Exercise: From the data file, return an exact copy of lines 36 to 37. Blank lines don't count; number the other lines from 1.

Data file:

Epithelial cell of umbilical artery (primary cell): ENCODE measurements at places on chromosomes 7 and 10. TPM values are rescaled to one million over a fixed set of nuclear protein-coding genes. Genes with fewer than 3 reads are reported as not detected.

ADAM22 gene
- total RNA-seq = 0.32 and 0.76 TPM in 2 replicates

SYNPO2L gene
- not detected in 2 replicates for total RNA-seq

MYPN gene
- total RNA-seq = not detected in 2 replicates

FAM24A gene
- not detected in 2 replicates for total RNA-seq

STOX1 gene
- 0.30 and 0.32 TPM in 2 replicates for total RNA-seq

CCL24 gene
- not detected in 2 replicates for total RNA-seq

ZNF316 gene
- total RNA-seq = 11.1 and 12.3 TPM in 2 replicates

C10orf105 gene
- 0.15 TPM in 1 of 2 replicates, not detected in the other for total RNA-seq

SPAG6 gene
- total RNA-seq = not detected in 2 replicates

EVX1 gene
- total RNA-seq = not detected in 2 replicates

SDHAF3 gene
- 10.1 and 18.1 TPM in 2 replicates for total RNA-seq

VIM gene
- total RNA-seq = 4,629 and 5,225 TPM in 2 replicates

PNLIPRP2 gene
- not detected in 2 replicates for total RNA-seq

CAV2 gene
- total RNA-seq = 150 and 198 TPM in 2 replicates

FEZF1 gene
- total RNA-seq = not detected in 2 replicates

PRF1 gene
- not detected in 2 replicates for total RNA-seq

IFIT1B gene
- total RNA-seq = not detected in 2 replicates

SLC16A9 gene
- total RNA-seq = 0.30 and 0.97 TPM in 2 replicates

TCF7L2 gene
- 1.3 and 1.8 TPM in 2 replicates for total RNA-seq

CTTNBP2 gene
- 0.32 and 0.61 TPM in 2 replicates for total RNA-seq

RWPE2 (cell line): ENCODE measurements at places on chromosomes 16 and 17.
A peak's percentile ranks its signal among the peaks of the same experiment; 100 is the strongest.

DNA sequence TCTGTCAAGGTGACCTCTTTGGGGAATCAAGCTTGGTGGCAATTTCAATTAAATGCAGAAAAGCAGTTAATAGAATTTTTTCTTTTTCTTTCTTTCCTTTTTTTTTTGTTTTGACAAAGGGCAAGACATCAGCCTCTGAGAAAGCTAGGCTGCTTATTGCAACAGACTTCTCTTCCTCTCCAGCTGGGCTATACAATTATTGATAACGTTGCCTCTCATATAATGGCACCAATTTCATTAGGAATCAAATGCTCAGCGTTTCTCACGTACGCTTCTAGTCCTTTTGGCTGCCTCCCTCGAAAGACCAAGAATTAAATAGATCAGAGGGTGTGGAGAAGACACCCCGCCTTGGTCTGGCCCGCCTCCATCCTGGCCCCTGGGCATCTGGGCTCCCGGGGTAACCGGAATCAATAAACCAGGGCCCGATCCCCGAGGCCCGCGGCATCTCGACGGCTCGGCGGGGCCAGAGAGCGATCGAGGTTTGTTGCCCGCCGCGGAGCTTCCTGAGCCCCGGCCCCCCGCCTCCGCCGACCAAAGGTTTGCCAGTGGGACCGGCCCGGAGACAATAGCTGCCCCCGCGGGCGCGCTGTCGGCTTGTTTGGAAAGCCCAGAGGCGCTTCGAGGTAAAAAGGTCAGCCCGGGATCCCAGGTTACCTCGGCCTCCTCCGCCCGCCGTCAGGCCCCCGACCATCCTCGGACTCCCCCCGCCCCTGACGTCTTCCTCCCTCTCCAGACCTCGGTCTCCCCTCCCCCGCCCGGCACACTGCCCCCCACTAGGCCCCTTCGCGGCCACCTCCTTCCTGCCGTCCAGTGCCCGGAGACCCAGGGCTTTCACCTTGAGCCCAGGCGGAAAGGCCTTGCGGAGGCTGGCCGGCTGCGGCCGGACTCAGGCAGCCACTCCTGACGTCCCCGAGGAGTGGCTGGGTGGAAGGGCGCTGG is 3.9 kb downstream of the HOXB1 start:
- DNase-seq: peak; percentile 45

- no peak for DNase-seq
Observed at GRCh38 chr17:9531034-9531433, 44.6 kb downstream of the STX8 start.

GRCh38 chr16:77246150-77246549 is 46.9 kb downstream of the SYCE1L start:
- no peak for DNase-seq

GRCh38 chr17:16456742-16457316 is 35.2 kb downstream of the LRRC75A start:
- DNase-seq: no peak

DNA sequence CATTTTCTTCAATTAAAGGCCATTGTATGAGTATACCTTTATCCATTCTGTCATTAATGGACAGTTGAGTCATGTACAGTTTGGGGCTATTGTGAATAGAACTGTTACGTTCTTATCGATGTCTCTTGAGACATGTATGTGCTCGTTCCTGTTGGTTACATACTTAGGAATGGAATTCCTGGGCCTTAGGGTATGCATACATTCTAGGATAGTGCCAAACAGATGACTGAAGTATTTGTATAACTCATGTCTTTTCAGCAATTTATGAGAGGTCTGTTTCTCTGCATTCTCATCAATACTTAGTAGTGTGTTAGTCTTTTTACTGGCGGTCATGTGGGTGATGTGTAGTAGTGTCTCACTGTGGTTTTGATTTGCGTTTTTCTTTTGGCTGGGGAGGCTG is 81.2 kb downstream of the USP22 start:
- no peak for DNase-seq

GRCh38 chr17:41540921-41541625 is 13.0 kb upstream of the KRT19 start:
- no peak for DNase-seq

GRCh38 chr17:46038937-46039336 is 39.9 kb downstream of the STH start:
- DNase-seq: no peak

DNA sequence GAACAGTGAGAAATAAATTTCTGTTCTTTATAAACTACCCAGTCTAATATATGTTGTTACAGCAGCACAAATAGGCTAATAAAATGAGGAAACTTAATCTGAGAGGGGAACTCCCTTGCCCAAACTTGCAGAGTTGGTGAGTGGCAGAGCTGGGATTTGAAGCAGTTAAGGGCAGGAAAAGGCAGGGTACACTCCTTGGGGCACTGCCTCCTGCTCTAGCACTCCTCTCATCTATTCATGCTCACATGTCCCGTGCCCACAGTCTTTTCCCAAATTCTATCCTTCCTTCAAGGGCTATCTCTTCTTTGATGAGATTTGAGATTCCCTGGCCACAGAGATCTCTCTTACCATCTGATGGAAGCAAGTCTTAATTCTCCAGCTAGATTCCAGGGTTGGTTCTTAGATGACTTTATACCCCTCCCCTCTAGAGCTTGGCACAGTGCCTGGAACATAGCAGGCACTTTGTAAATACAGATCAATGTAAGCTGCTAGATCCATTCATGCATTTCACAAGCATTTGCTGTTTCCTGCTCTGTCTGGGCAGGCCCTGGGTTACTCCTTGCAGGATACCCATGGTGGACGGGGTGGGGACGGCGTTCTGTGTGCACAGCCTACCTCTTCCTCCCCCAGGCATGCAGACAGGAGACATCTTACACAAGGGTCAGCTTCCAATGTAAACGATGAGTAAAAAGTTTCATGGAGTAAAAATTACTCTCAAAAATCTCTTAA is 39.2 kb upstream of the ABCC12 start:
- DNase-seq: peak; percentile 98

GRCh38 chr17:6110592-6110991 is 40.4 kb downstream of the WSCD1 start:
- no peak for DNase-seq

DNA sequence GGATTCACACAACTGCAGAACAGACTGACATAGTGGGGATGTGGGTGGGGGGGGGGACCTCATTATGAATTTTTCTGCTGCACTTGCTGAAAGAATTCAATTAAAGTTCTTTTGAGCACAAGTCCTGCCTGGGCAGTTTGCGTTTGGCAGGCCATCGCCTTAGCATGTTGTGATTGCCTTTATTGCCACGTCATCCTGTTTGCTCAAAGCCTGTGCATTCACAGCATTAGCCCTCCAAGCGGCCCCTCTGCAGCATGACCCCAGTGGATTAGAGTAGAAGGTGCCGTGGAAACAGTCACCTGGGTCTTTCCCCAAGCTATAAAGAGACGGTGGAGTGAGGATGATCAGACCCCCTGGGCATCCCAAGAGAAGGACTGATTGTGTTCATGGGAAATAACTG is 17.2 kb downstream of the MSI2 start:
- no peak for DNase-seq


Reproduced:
SLC16A9 gene
- total RNA-seq = 0.30 and 0.97 TPM in 2 replicates